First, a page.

As was the case with the entire team Sunday, the Seahawks' offensive line did a lot of good things in an eventual overtime loss to the Cincinnati Bengals, but didn't finish out a game in which, for three quarters, it had played its best football of the season.
Yet even if the line, like the rest of the team, failed to finish, there are still positives to build upon moving forward.
"We're really going to try to do that," Seahawks coach Pete Carroll said. "I really like the way we came off the football. I really felt like our style was where it's supposed to be. You saw us attacking the line of scrimmage, and the stuff that we live by showed up and was successful, so we want to keep going, keep doing that so it's important that we stay with it and keep growing. That was a very positive step for us, and we're going to try to capture that as well."
Offensive coordinator Darrell Bevell was also encouraged, calling it, "Their best game to date. I think they did a really nice job. Their tempo was good, their communication was clean, they were hitting combinations in the run game really well. For the most part in protection, we got it targeted right. The thing about protection is if you've got all five of those guys in the back on the same page, even if it's not exactly right, the quarterback has the ultimate answer. He knows that these are the guys that are taken care of, then here's where my issues are. If everybody is on the same page that way, then you have a better chance of being successful. I think that happened, we were pretty clear on our communication."
Through four games, the Seahawks' offensive line, which features two new starters and a third player who changed positions during training camp, had been the team's most criticized position group. The Seahawks have given up 22 sacks, tied for most in the league, and until Sunday's game, the running game had been good at times, but not up to the high standard set in 2014 when Seattle led the league in rushing.
But for three quarters in Cincinnati, Russell Wilson had time to throw, and Thomas Rawls had plenty of open running lanes, which helped him finish with 169 of Seattle's 200 rushing yards, a total that has the Seahawks once again ranked first in the league in rushing offense.
Offensive line coach/assistant head coach Tom Cable wasn't willing to heap too much praise on his line because of the lack of finish, but he sees a developing group of, from left to right, Russell Okung, Justin Britt, Drew Nowak, J.R. Sweezy and Garry Gilliam, that can continue to grow after an encouraging three quarters in Cincinnati.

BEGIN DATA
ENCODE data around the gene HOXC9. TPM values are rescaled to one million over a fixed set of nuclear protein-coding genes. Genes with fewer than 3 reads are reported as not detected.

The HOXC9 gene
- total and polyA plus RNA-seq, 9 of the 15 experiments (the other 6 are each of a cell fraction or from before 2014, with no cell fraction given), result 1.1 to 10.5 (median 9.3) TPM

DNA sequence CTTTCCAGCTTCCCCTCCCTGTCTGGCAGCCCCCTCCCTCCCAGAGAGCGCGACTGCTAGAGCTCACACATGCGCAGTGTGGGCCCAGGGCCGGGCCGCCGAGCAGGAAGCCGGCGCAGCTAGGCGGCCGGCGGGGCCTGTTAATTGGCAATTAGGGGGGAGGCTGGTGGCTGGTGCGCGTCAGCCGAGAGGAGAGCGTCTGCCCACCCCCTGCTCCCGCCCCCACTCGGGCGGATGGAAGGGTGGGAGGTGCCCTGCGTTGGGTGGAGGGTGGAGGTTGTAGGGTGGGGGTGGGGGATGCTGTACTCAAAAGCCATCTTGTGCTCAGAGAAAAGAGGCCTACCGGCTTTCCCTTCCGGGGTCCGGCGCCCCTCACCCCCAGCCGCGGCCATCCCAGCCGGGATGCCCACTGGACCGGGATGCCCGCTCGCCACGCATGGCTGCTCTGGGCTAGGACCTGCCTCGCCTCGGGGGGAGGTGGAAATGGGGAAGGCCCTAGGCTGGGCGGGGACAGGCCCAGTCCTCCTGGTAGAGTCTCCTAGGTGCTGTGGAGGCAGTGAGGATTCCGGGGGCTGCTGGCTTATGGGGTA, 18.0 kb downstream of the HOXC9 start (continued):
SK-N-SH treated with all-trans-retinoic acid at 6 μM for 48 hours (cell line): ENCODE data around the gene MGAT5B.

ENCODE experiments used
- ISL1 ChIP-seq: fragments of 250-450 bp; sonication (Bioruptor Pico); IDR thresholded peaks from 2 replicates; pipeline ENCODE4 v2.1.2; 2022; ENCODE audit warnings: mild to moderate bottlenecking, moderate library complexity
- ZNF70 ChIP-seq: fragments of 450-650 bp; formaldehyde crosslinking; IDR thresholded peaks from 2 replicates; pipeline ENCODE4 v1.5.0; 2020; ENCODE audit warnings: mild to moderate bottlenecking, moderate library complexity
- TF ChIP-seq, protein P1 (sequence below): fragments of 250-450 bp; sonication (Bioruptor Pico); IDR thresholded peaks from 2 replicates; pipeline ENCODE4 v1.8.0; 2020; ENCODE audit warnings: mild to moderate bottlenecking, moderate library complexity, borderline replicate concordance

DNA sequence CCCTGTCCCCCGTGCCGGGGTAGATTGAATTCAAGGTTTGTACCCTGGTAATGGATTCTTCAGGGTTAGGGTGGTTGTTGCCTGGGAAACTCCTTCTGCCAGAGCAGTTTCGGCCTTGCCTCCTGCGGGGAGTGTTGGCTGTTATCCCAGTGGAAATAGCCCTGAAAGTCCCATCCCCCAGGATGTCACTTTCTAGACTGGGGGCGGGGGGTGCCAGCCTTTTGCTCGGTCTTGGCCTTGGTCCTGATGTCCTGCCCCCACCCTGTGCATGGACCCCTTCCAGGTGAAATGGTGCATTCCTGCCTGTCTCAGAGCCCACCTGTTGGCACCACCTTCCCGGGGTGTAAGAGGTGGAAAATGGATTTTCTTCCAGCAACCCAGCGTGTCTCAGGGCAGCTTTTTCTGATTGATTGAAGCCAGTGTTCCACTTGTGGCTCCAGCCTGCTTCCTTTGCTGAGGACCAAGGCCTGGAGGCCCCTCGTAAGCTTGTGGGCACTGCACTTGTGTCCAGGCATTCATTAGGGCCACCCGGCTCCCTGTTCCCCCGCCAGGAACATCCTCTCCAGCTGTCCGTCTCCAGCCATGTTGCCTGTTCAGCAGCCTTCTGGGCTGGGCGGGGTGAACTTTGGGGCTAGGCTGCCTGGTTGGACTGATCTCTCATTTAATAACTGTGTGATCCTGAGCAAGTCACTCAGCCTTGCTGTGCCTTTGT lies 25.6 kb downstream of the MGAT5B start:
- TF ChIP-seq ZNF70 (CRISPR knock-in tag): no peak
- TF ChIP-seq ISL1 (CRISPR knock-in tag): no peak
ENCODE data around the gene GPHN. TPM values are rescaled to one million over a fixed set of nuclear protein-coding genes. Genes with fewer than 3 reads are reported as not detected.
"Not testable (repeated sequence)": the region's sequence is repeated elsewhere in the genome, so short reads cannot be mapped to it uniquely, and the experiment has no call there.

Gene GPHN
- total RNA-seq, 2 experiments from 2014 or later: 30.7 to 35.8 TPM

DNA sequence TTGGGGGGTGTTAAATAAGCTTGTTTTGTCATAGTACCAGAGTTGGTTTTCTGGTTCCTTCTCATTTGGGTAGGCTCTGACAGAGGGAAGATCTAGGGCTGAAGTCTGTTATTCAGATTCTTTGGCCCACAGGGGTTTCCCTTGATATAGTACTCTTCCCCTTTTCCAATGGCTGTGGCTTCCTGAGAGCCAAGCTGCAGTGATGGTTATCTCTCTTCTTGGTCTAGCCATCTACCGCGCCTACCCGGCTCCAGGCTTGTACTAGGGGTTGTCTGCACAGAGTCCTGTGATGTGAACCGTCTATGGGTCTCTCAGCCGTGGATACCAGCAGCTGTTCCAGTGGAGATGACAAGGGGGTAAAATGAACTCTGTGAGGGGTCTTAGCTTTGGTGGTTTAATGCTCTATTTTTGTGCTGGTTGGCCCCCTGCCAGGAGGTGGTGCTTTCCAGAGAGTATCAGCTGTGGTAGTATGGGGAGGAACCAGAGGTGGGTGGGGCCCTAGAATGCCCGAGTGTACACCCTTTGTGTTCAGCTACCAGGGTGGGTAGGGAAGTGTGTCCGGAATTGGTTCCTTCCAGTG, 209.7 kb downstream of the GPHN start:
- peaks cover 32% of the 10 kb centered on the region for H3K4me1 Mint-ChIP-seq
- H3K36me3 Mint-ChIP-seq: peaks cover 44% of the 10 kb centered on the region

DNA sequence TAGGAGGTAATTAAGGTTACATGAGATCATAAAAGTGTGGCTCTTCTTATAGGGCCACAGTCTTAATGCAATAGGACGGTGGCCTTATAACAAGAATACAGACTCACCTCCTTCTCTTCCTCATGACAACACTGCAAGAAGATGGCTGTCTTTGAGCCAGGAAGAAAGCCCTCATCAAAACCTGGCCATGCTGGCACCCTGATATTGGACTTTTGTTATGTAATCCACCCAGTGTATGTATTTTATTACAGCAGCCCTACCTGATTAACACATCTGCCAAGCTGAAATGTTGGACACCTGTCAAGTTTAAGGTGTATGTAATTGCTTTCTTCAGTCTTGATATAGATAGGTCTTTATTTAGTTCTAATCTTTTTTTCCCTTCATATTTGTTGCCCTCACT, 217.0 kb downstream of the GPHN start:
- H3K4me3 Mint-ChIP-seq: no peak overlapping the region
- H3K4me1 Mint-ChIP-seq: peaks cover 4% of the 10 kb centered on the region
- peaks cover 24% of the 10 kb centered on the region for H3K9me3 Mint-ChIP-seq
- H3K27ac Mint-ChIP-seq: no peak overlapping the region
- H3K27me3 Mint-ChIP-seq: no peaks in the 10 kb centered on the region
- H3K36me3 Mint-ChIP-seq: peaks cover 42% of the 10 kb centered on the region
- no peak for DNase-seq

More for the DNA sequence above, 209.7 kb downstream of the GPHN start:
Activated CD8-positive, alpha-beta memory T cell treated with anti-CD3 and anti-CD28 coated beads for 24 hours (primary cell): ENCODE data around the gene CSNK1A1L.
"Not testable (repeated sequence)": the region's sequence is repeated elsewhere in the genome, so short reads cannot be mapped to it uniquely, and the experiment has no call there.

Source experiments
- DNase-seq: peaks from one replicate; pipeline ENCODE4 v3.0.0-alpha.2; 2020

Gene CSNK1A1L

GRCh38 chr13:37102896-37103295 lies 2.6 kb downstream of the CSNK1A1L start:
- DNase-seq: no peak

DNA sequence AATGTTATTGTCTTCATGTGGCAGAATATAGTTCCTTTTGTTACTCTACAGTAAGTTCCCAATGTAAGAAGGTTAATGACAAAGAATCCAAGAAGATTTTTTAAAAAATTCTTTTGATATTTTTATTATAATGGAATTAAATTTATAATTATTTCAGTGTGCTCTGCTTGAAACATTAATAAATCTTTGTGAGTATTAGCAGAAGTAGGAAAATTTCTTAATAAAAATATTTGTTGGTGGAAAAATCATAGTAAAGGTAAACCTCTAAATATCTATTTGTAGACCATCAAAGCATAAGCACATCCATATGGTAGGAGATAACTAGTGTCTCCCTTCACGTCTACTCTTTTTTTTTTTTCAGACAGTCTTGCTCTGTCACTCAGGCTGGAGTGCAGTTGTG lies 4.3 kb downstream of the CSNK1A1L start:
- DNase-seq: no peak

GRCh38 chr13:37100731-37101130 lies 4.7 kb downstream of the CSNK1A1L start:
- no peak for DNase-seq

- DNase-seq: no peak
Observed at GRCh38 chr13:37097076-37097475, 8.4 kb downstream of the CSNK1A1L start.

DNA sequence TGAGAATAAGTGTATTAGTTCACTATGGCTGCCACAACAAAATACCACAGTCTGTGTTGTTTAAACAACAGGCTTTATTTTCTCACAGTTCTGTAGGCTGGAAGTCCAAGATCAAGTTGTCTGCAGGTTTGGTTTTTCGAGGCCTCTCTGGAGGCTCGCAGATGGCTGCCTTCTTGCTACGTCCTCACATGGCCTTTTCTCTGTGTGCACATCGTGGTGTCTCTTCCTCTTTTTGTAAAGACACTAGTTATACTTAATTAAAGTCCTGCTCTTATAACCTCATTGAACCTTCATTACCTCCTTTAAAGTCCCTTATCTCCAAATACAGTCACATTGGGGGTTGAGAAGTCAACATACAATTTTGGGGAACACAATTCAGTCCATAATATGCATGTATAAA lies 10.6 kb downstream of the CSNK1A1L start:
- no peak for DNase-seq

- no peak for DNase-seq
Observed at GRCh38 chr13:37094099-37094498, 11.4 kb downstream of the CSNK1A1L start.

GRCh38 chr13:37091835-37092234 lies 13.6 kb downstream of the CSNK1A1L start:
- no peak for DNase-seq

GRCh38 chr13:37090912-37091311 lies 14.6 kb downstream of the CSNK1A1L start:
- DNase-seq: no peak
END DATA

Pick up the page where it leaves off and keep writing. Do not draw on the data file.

"Consistency, then at the end there it just kind of got away from us," Cable said. "Yet there's something to grow on early in the game, and now it's about finishing the game. That's just the bottom line—stay consistent. Just be us, don't try to be anything different. Sometimes when you press or worry, you get out of whack, and we don't want to do that. We just want to stay in our lane.
For the line, which wasn't finalized until midway through camp, one key will be avoiding a situation where it makes progress, then regresses. Leading up to the Bengals game, Carroll noted that his line had been at its best in Week 2, then took a step back in some areas in the next two games.
For Cable, continuing to grow means, "Just owning the consistency and kind of staying the right frame of mind in terms of communication, playing together. Now you're starting to see some of that starting to happen. Britt's getting used to Russ and vice versa, and then Garry and J.R. on their side. Just continue to chip away until you get the consistency and get it right."
While cutting the sack number down is important both for the ability of the offense to function and for Wilson's wellbeing, what might have been most significant from Sunday's game was the rushing total and the way the Seahawks run-blocked.
"The first three quarters was a huge step forward for us," Nowak said. "We were driving our feet, knocking dudes off the ball, creating running lanes for Rawlsey. We were playing our game, then the fourth quarter hit and we needed first downs and didn't get them. That's on us, we've got to be the driving force to finish the game. We shouldn't be putting that on the shoulders of our defense, we need to help them out. If we can put four quarters together like those first three, we'll be pretty tough to stop.
For Cable, playing Seahawks offense, more than anything, means running the ball well. And while getting all five linemen and the entire offense on the same page might not be easy, he's confident that if the Seahawks can build off of what they did in Cincinnati, but do it for four quarters, then the offense will be in good shape.
"We keep chipping away at it to get it right," Cable said. "There's not a lot of people who run the ball like we do, and it takes a lot of patience by us and by coach and by everybody to stay with, because it's hard to do that. It's easier to throw ball because it's flashy—throw it over there, throw it over there and all that. But to run it, you're imposing the human spirit on another man, and that's not always fun, nor is it easy. So it takes time and we'll continue to work that way."